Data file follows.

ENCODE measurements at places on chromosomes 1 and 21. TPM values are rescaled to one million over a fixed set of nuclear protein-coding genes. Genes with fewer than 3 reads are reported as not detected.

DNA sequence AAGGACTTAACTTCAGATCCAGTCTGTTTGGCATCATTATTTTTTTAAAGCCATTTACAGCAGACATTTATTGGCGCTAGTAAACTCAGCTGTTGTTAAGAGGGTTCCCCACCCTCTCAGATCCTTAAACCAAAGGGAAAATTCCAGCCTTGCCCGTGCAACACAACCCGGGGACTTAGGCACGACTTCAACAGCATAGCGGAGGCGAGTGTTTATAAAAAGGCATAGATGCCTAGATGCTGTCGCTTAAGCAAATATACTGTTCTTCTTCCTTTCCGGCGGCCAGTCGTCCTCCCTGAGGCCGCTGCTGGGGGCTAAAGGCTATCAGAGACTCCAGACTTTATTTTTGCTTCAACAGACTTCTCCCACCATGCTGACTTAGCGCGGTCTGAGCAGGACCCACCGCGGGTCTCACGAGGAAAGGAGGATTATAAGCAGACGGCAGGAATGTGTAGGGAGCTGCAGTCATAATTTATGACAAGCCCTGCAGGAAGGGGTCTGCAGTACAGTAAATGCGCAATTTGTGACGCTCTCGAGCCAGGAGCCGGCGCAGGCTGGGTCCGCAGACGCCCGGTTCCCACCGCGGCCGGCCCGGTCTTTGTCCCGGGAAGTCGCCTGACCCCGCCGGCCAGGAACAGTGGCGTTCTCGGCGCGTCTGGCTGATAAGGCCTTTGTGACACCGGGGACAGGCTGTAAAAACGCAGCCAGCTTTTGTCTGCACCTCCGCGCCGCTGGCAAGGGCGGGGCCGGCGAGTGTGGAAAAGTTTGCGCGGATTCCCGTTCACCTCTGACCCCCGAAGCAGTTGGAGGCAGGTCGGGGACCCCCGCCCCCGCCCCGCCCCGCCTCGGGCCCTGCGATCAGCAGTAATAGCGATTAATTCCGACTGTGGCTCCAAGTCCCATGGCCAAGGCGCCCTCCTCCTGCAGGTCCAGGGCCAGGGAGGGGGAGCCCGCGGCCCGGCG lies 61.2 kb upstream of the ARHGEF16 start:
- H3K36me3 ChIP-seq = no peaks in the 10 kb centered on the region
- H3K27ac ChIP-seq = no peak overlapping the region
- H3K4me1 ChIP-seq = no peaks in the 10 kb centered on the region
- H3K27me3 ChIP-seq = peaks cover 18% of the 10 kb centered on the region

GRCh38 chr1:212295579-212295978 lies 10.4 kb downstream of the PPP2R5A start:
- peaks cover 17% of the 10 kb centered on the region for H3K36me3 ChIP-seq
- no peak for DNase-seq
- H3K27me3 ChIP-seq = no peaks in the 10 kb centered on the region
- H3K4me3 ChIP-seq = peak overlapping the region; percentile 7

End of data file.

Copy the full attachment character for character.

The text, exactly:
ENCODE measurements at places on chromosomes 1 and 21. TPM values are rescaled to one million over a fixed set of nuclear protein-coding genes. Genes with fewer than 3 reads are reported as not detected.

DNA sequence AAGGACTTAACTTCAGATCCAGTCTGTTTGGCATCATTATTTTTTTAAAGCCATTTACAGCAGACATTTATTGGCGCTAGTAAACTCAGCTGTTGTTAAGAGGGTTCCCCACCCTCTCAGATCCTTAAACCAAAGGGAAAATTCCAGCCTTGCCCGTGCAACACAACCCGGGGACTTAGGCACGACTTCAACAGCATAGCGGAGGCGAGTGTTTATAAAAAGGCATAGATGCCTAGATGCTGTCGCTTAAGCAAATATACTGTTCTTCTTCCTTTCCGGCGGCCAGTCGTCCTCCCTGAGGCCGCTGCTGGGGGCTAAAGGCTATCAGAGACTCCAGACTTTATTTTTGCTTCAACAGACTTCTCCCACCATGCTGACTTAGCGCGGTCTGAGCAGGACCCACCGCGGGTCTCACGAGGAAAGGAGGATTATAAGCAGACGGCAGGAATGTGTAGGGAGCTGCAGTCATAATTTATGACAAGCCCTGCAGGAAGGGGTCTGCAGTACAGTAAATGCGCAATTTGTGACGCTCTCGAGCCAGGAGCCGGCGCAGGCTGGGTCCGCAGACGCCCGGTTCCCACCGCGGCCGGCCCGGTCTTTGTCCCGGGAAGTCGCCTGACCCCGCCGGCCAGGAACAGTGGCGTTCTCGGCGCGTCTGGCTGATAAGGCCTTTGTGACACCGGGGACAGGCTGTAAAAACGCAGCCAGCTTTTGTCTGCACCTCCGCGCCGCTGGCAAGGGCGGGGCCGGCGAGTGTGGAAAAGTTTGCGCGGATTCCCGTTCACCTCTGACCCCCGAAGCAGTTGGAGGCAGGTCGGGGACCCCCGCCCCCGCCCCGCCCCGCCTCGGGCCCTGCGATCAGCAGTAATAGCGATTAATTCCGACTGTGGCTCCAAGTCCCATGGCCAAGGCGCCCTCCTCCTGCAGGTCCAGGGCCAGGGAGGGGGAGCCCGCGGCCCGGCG lies 61.2 kb upstream of the ARHGEF16 start:
- H3K36me3 ChIP-seq = no peaks in the 10 kb centered on the region
- H3K27ac ChIP-seq = no peak overlapping the region
- H3K4me1 ChIP-seq = no peaks in the 10 kb centered on the region
- H3K27me3 ChIP-seq = peaks cover 18% of the 10 kb centered on the region

GRCh38 chr1:212295579-212295978 lies 10.4 kb downstream of the PPP2R5A start:
- peaks cover 17% of the 10 kb centered on the region for H3K36me3 ChIP-seq
- no peak for DNase-seq
- H3K27me3 ChIP-seq = no peaks in the 10 kb centered on the region
- H3K4me3 ChIP-seq = peak overlapping the region; percentile 7